Businesses’ fear of failure stifles startup culture

businesses’ fear of failure stifles startup culture hinh 0

The government in 2014-2015 gradually restored business confidence, helping reduce the ‘fear-of-failure’ index to 45.6% in 2015. 

However, according to Global Entrepreneurship Monitor (GEM), the index has always been high. It was 56.7% in 2013, the second highest level among 70 surveyed economies.

The government’s efforts helped Vietnam rise to the eighth position among 60 surveyed economies in 2015.

Vietnam’s business environment index in 2017 went up nine notches, from 91st to 82nd, with Vietnam among the economies with the most considerable improvement, just after Brunei (+25 grades) and Indonesia (+15 grades), according to the World Bank. 

“Embezzlement, copyright abuse and lengthy administrative procedures, however, are the three biggest problems,” Nguyen Mai, chair of VAFIEs (the Vietnam Association of Foreign Invested Enterprises), said.

The total FDI (foreign direct investment) registered capital in Vietnam in the first six months of the year increased by 54.8% compared with the same period last year, according to an MPI report.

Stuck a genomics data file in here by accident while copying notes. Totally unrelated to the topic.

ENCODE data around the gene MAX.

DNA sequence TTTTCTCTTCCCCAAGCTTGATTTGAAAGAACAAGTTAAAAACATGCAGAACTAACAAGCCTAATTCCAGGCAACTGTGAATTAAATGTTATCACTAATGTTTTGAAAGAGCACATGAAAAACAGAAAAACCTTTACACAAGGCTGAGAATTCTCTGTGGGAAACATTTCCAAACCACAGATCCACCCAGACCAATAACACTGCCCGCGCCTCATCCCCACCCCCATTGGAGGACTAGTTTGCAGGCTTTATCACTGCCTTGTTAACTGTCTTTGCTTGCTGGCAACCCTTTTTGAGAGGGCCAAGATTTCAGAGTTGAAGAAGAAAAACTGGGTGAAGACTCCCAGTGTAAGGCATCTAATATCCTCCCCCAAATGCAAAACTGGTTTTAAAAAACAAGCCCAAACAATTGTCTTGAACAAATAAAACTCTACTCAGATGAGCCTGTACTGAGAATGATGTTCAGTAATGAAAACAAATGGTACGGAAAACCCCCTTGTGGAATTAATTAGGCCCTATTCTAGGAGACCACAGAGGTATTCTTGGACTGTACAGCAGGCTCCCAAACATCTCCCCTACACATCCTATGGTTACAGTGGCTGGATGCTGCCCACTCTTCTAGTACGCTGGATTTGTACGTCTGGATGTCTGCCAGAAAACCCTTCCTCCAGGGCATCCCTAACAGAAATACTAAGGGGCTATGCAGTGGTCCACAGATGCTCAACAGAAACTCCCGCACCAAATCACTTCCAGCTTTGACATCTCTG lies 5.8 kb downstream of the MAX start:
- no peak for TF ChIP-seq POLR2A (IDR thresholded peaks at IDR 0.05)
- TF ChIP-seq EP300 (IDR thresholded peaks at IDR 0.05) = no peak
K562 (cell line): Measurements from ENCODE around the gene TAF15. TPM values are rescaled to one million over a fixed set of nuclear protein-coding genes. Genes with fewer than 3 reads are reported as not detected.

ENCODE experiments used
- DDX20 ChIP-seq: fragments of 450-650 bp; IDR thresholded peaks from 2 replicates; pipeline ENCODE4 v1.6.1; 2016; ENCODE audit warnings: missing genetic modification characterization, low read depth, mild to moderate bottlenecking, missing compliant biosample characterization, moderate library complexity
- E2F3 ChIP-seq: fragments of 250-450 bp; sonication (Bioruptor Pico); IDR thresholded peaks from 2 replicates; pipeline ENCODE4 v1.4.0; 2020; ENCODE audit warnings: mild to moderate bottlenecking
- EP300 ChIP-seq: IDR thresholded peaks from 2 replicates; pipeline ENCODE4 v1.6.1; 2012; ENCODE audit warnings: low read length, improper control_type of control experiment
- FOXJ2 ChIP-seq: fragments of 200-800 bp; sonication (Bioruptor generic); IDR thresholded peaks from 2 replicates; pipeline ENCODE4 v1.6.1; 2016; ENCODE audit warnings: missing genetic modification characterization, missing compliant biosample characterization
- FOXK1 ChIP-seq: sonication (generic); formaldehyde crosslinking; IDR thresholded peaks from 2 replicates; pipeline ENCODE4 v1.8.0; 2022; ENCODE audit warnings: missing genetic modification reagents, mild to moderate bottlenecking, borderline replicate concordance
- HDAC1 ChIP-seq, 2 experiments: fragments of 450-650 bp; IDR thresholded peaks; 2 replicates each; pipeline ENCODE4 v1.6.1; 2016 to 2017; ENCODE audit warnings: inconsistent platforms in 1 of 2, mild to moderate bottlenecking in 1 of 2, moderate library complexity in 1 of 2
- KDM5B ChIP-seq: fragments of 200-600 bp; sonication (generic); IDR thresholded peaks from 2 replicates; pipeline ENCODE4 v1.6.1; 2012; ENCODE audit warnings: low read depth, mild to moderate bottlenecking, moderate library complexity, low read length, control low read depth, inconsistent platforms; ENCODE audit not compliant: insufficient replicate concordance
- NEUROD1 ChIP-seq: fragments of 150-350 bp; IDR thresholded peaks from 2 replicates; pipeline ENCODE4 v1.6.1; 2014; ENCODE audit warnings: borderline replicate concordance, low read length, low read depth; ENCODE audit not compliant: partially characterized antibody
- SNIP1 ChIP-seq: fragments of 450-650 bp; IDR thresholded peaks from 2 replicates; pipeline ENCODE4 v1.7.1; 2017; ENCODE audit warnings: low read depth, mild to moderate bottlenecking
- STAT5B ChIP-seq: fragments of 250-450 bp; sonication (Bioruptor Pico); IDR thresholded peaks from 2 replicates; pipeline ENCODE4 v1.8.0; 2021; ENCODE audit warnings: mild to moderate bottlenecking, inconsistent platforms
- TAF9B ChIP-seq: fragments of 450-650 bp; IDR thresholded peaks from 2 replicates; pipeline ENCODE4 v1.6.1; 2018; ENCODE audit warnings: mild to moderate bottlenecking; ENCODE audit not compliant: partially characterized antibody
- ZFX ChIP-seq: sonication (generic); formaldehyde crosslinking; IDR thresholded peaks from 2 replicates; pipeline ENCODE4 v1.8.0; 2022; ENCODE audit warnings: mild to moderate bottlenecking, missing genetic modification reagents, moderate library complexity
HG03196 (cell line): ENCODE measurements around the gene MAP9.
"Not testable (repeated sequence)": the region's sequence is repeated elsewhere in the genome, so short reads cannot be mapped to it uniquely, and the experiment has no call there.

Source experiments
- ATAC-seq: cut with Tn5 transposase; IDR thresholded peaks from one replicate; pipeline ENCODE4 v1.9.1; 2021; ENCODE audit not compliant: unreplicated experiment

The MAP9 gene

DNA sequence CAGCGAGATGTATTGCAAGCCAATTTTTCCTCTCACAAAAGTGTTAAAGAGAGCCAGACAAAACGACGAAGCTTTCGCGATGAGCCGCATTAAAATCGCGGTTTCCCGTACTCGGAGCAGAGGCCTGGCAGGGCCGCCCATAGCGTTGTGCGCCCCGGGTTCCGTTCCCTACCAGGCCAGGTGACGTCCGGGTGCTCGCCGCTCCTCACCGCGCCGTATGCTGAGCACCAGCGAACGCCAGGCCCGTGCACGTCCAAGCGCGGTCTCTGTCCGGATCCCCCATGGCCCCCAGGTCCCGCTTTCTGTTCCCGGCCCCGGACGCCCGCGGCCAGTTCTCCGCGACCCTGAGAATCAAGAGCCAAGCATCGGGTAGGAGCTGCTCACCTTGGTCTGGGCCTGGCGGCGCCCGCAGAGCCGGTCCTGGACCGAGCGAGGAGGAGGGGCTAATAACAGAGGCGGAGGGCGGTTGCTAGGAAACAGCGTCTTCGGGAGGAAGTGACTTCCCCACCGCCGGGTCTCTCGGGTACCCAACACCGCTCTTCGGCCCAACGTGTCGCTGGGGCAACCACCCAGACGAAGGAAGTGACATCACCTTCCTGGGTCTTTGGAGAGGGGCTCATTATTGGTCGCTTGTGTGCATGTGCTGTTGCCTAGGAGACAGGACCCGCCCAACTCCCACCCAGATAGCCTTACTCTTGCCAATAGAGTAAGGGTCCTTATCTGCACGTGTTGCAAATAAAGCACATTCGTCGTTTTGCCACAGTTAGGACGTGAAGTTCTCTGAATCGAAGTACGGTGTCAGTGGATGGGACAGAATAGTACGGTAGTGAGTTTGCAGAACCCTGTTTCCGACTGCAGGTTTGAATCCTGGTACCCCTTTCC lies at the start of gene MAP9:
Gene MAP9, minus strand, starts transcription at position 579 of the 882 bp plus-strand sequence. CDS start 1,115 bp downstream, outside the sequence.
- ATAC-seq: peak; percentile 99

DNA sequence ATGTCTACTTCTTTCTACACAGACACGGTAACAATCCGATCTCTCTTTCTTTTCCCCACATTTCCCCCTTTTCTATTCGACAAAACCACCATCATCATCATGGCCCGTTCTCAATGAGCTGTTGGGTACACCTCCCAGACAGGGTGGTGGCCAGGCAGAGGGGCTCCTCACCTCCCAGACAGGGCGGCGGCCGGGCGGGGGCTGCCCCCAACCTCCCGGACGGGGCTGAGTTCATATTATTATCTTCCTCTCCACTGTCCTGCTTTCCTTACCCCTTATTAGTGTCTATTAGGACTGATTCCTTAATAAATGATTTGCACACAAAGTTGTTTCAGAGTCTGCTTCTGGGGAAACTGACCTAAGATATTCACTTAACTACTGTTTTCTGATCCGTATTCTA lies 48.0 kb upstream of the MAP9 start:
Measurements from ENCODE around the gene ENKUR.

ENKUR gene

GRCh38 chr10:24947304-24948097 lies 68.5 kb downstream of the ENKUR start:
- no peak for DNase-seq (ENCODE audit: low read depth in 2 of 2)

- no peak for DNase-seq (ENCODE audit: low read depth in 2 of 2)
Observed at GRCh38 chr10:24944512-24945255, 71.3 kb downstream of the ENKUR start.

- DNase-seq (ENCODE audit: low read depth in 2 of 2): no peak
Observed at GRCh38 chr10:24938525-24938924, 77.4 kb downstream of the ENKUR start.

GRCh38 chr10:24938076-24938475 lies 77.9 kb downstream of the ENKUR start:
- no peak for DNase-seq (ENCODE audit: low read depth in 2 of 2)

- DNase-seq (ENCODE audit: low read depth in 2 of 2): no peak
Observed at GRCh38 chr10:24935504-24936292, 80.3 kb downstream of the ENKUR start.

However, analysts noted the absence of strong investments from American and European investors.

Western investors are cautious when making investments, especially in developing countries like Vietnam. A delegation of representatives from 29 US leading conglomerates came to Vietnam last March, just to learn about the government of Vietnam’s reform of investment environment and make proposals on amending current policies.

The US has never been the No 1 foreign direct investor in Vietnam. It ranks seventh among the biggest foreign investors in the country.

The fear of failure has negative impact on Vietnam’s business startup index, which, according to the World Bank, has fallen by 10 grades.

Luong Minh Huan from the Enterprise Development Institute believes that the fear of failure is the reason why many people still have not started their business though they can see opportunities.

At least 56.8% of polled people in 2015 said they had sufficient knowledge and experience to start a business. The figure was lower than the 58.2% in 2014, though higher than 48.7% of 2013.

A survey conducted by Huan’s institute found that more than 1/3 of Vietnamese start businesses because they don’t have a better opportunity for jobs.

Vietnam had 110,000 businesses by 2016.  Analysts believe that the goal of having 1 million businesses by 2020 will be a difficult task because of the fear of failure.

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